Lock and Dam Drained for Repairs

Morgantown Dominion Post
22 October 2014
By Conor Griffith

From your car to your kitchen, the Monongahela River is more than just a body of water that bisects the county.

Richard Lockwood, of the U.S. Army Corps of Engineers Pittsburgh District, said about 800 tons of cargo move down the Mon to Pittsburgh every year, a 102-mile journey — and facilities like the Morgantown Lock and Dam are vital to keeping that traffic moving.

Cranes from the Corps of Engineers’ repair fleet are at the facility to make some much needed repairs. Also helping with the repairs are tug boats, barges and more than 70 craftsmen.

In order to make repairs on the lock, the pool was drained, leaving a muddy lane which is usually filled with 20 feet of water.

Lockwood said draining the pool hasn’t happened at the facility since the 1990s.

The water was drained so crews could access the concrete underneath the lock gates. Previous diving inspections revealed cracks in the concrete, allowing water to seep out of the pool used by vessels to pass the dam.

The lock gates themselves were removed and placed onto one of the fleet’s barges until the repairs are finished. Then they will be put back. Some of the barges are host to machine shops to produce the things needed to get the job done.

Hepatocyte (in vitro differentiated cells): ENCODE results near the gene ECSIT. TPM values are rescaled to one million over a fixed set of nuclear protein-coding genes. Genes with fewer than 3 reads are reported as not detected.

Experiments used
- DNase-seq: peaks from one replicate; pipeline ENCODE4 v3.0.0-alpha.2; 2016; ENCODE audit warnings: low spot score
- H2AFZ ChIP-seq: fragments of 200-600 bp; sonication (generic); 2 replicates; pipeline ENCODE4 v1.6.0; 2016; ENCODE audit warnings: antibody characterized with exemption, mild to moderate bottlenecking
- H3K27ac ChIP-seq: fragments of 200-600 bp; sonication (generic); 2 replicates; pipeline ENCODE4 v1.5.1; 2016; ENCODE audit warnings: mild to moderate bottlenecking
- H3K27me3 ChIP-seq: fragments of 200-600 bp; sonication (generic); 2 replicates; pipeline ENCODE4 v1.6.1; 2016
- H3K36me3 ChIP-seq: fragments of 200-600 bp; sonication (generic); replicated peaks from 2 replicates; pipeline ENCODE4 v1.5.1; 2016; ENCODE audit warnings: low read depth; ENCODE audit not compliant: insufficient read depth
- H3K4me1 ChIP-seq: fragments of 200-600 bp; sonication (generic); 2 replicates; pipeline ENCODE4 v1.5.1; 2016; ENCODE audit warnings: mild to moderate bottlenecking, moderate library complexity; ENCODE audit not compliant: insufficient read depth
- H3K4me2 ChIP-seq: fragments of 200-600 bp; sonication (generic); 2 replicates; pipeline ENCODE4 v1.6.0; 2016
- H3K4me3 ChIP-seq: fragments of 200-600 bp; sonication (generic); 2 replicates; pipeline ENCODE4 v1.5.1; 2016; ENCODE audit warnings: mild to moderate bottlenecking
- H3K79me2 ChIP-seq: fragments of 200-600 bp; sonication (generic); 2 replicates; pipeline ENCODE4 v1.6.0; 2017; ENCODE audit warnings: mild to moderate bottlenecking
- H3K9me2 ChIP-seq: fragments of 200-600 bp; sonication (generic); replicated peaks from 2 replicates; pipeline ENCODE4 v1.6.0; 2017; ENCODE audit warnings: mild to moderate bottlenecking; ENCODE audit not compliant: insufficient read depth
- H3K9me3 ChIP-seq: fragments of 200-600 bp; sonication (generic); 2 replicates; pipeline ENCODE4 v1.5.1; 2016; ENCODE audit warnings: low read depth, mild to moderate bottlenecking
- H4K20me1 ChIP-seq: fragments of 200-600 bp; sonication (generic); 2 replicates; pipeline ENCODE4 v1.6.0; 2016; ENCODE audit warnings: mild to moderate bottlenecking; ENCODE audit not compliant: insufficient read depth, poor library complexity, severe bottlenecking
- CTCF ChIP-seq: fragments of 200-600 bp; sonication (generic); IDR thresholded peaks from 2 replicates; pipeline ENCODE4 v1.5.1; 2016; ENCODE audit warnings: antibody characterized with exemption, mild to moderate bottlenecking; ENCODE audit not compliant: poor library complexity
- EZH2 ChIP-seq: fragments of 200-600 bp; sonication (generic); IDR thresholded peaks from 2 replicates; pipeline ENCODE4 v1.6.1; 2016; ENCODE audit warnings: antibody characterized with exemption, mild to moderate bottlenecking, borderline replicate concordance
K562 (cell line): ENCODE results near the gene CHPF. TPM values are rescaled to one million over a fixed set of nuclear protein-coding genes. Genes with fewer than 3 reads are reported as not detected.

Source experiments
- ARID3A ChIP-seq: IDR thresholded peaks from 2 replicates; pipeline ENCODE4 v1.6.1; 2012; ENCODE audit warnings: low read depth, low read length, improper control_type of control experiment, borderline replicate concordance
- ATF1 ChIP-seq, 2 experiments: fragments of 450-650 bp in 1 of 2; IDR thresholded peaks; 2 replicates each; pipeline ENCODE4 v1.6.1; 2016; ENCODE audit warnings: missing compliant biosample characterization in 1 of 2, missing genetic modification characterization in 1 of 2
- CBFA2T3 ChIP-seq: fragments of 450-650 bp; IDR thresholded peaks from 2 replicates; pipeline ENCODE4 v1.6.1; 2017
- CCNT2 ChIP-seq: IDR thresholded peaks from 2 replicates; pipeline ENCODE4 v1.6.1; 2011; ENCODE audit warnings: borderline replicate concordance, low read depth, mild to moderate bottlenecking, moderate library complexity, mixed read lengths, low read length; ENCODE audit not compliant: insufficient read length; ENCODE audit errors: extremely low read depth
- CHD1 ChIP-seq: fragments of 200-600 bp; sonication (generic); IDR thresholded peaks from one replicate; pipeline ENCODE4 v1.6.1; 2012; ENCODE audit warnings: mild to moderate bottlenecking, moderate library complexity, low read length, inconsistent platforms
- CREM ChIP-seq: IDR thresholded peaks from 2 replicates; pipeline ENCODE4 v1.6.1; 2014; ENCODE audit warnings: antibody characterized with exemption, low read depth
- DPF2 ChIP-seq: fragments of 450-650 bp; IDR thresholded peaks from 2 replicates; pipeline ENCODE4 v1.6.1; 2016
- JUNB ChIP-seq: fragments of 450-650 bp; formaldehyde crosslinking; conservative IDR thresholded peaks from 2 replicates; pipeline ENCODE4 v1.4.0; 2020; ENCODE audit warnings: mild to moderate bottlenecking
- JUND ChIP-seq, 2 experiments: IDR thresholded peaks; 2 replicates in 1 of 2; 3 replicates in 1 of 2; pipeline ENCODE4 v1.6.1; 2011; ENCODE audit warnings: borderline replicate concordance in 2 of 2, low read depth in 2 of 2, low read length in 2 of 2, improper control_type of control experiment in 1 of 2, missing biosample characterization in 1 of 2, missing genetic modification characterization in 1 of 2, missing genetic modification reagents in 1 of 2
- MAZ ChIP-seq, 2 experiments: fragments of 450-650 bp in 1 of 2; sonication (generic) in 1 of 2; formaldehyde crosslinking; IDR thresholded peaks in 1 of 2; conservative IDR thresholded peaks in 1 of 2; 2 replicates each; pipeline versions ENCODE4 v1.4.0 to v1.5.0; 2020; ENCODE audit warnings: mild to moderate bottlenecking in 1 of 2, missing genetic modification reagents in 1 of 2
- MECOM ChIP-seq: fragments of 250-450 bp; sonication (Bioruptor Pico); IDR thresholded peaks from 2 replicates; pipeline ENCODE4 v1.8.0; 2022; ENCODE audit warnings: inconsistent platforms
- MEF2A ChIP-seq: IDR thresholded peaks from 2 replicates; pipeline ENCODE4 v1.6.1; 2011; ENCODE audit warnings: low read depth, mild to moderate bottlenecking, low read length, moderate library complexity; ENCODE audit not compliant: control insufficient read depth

“We’re kind of in the business of restoring antiques,” Lockwood said. “This facility was built back in 1959. A lot of the parts they need are no longer available so they’re very good at restoring parts or producing their own.”

Chuck Beckham, general foreman for the facility, said the energy to pump all the water out was provided by generators on the repair fleet’s barges.

Lockwood said the Corps also will repair two of the dam’s six gates, which are inoperable. He said the fleet is expected to be in the area until Nov. 5.

Lockwood said the Morgantown Lock and Dam needed the repairs for about two years, but funds for repairs are allocated based on commercial tonnage that passes through each dam. The upper Mon River is in the mid-funding range. The Corps has about $15-$18 million a year for operations and maintenance for the river.

“This river is an essential infrastructure and it’s critical that these facilities be maintained,” said Barry Pallay, the president of the nonprofit Upper Monongahela River Association (UMRA).

Pallay said the Mon River saw a drop in commercial use when the Clean Air Act went into effect because high sulfur coal, which made up much of the river traffic, was no longer viable.

Still, the river serves as an inexpensive way to move large quantities of coal to riverside power plants and gasoline to area fuel stations. He said the river also provides drinking water to 100,000 people locally and even more in the Pittsburgh area.

Pallay said UMRA hopes to see more recreational boating on the river and more commercial use as the oil and natural gas industries ramp up.

He said it’s vital that Congress provide the Corps with the funds it needs to maintain lock and dam facilities since there’s not enough money to build new ones.

Lockwood said the Olmsted Locks and Dam, under construction on the Ohio River, has a price tag of $2.9 billion.